Yesha`yahu (Isaiah) 14 is well known as the only place in all of Scripture where some Bibles have substituted the name Lucifer, yet the name Lucifer (the light bearer) does not actually appear in the original Ivriyt (Hebrew).  The original Ivriyt indicates that there is no such name, and further, that it is an extrapolation of what may actually be the true name of the fallen angel. 

How art thou fallen from heaven, O Lucifer הילל, son of the morning! שׁחר ילל how art thou cut down to the ground, which did weaken the nations!
(Isaiah) 14:12

The term הילל reading right to left looks conspicuously like heh, yod, lamed, lamed h-y-l-l, or hell.  The pronunciation however places more vowels yielding heylel.  There are but two angels identified in the Protestant Bible – Michael and Gabriel.  Both names end with the identifier “el.”  We have the same condition with heylel, leading to the possible conclusion that the word is actually the name of an angel – in this case, possibly the fallen angel Heylel.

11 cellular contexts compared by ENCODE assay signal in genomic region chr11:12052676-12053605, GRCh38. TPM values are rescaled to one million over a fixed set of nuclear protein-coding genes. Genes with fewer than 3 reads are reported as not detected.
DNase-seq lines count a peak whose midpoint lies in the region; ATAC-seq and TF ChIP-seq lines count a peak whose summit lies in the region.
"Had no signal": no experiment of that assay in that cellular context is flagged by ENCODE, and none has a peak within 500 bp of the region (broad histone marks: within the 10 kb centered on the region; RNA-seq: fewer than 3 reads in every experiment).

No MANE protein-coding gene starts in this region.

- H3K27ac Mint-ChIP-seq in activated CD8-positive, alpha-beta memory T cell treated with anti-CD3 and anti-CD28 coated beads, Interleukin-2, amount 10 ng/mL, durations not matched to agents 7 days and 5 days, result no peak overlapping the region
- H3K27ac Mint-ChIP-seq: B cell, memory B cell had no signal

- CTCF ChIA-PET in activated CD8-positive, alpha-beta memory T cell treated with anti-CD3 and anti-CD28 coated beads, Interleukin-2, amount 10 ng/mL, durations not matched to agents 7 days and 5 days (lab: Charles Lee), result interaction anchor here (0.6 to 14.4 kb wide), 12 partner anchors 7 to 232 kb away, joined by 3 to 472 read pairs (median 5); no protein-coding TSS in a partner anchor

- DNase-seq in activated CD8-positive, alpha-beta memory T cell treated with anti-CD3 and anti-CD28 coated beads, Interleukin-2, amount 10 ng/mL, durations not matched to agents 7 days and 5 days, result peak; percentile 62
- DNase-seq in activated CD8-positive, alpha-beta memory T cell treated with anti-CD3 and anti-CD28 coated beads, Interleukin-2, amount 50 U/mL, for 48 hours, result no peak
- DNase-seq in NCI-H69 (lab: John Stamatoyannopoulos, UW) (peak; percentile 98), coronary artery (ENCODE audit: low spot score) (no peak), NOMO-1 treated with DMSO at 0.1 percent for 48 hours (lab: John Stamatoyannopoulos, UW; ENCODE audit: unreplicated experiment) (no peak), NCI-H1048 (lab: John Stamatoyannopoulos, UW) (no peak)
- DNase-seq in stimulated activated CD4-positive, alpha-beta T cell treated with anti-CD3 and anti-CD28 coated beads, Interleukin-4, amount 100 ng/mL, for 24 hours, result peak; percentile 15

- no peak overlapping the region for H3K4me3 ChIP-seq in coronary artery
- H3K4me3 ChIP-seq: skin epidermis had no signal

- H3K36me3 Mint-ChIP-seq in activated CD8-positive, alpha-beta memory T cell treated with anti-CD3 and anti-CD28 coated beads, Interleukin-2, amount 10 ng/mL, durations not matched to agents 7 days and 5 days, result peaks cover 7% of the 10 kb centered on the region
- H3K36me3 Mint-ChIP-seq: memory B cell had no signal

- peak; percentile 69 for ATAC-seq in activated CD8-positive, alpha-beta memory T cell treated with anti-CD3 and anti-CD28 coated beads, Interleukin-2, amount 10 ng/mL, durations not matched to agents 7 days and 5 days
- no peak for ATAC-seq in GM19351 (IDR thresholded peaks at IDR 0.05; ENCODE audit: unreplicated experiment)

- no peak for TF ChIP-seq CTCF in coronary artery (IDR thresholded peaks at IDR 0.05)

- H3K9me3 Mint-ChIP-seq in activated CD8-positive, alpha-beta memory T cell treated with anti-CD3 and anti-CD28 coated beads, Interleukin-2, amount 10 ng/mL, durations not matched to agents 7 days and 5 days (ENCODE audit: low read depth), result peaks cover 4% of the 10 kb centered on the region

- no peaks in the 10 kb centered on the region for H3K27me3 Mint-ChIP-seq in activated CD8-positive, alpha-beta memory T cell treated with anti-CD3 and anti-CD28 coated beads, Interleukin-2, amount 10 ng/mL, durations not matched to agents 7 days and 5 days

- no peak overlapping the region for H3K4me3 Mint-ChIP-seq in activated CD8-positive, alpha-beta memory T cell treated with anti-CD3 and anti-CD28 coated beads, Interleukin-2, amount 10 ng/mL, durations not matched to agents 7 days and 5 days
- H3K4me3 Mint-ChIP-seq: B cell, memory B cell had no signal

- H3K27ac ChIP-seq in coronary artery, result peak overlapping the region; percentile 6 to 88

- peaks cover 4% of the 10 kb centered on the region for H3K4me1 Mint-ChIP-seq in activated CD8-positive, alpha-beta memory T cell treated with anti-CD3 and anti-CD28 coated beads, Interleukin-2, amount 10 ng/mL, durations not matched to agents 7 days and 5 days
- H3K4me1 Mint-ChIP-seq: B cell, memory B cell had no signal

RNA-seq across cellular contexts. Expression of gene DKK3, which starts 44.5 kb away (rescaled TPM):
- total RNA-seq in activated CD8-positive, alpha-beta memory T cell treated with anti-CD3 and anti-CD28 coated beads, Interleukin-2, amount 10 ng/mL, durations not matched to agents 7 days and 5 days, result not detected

There is another term in this passage worthy of discussion, which is the word ילל– yawlal.  This word is not referenced or interpreted in any other English text besides this Eth Cepher.  The word means “howling.”  Hence, the phrase which formerly referenced Lucifer now reads as follows:

How are you fallen from heaven, O Heylel, son of the howling morning! how are you cut down to the ground, which did weaken the nations!
(Isaiah) 14:12

You will also find references to books that you may not recognize if you are an adherent to the post-19th century Protestant Bible and its sixty-six books.  These citations include books such as the Cepher Yovheliym (Jubilees), the Cepher Chanok (Enoch), the Cepheriym Baruk, the Cepheriym Esdras (Ezra), or the Cepheriym Makkabiym.  These books are called the Deuterocanon, or second books.  Some of these books have been called the Apocrypha (secret writings).  Over the years, these books have been excluded from the sixty-six books of the Protestant Bible.  However, this exclusion cannot be justified historically.